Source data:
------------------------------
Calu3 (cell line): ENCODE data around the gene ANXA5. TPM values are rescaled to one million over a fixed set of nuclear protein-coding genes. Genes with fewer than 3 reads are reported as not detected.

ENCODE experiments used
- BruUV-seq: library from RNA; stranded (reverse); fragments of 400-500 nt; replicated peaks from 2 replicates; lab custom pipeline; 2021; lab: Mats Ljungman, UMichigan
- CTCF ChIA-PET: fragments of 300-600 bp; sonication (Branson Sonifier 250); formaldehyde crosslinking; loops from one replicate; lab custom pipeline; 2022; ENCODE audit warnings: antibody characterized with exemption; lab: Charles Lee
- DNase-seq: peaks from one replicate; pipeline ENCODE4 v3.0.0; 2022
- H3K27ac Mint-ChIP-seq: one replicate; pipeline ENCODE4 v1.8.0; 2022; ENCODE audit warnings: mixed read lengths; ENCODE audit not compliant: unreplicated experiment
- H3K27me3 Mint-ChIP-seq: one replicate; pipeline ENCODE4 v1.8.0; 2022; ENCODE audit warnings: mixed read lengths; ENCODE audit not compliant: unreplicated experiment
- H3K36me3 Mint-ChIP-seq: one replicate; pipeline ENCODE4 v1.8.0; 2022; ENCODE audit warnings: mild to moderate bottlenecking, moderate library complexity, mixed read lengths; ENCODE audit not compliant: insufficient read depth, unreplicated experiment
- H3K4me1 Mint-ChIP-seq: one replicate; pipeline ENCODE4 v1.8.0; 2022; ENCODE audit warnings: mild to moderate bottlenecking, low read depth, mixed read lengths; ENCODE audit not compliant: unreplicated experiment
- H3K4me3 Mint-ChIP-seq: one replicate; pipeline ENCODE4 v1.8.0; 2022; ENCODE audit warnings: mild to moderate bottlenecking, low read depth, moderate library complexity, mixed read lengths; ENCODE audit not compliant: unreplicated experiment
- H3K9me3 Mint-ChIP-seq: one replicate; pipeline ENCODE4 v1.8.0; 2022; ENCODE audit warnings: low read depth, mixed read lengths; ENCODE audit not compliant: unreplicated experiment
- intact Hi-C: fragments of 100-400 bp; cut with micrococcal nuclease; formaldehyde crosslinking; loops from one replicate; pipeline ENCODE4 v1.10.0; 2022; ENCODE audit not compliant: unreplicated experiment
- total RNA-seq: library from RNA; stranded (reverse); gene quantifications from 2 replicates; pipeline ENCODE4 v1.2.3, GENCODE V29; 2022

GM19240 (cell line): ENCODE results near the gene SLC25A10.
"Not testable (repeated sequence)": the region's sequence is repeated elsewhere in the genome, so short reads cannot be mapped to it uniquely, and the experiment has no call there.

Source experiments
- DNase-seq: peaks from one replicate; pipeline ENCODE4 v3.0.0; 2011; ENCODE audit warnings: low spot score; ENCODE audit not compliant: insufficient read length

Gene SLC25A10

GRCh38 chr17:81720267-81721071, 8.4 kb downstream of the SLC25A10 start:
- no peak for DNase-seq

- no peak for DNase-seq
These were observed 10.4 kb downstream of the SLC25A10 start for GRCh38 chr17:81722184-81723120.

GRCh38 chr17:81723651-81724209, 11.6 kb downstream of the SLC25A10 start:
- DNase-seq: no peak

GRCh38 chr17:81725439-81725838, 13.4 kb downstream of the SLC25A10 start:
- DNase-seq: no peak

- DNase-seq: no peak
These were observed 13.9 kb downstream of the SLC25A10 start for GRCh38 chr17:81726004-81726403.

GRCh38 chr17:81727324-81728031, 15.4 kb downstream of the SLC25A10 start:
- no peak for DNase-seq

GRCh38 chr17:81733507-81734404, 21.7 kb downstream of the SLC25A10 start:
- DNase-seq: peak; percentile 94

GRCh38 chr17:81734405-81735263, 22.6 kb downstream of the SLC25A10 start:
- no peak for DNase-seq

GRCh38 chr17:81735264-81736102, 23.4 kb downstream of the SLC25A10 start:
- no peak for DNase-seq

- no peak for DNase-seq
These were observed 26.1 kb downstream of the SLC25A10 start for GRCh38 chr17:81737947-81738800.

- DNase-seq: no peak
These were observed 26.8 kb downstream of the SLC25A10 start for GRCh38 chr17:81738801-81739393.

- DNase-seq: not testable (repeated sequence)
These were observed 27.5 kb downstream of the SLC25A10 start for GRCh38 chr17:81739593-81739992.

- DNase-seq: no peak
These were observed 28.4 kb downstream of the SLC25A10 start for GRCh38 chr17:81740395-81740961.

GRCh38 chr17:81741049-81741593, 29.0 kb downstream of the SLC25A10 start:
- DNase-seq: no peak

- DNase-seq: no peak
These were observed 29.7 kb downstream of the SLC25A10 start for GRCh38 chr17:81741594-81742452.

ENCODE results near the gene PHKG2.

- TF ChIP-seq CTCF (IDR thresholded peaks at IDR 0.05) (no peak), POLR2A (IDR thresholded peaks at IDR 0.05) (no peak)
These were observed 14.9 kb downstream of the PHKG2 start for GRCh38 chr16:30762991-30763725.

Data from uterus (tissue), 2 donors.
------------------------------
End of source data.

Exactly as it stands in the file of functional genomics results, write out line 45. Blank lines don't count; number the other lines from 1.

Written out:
GRCh38 chr17:81741049-81741593, 29.0 kb downstream of the SLC25A10 start: